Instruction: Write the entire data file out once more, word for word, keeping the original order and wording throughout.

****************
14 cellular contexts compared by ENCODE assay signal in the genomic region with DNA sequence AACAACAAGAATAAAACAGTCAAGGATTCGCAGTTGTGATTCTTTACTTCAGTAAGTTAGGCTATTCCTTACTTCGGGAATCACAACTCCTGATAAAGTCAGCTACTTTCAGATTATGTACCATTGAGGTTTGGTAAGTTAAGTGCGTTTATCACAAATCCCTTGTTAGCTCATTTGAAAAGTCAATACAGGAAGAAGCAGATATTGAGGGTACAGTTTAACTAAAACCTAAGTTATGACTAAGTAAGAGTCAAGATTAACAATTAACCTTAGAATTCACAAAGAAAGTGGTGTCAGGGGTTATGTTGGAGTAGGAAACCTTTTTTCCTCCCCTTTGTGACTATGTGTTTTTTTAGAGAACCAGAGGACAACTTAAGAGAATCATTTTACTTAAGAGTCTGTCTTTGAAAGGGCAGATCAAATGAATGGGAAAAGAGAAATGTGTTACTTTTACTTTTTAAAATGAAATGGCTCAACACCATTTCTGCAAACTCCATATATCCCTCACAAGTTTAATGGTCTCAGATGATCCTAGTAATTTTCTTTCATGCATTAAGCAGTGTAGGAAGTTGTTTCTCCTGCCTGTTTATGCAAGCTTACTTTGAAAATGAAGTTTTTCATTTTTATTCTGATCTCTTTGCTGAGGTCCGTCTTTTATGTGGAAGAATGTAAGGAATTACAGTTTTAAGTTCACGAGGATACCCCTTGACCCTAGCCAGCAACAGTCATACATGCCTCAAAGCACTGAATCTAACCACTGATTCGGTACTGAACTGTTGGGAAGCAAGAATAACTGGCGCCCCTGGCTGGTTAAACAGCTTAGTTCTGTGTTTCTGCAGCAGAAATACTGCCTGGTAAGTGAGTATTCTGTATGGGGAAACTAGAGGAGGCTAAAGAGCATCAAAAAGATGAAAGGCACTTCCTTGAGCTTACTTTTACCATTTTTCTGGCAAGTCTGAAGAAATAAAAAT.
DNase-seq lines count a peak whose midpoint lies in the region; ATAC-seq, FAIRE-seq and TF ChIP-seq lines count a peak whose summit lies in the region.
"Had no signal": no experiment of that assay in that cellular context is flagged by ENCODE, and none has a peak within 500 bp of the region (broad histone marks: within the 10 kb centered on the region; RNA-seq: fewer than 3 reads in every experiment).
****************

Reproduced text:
14 cellular contexts compared by ENCODE assay signal in the genomic region with DNA sequence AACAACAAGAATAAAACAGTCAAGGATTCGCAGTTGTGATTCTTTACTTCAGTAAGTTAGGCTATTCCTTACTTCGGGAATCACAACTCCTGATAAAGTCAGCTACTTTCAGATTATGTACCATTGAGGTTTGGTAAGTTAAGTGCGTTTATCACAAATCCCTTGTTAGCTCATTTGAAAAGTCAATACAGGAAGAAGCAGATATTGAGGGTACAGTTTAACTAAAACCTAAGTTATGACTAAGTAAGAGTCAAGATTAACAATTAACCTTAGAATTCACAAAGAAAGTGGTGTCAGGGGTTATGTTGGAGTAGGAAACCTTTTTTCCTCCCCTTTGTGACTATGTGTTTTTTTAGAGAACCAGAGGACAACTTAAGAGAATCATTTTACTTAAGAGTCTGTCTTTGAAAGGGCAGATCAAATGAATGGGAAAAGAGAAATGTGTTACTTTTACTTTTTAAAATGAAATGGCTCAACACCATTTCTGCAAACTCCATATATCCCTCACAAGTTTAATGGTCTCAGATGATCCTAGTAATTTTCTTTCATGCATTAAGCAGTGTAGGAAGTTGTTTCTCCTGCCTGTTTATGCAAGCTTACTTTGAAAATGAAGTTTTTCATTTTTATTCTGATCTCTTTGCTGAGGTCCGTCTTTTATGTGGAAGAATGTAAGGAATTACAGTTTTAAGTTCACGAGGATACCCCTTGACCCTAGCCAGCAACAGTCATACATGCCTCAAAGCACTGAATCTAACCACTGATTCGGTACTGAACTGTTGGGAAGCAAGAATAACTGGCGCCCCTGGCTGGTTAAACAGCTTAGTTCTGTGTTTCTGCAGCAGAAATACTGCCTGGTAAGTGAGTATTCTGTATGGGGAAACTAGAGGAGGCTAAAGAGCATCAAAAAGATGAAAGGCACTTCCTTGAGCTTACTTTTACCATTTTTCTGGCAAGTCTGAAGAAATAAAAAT.
DNase-seq lines count a peak whose midpoint lies in the region; ATAC-seq, FAIRE-seq and TF ChIP-seq lines count a peak whose summit lies in the region.
"Had no signal": no experiment of that assay in that cellular context is flagged by ENCODE, and none has a peak within 500 bp of the region (broad histone marks: within the 10 kb centered on the region; RNA-seq: fewer than 3 reads in every experiment).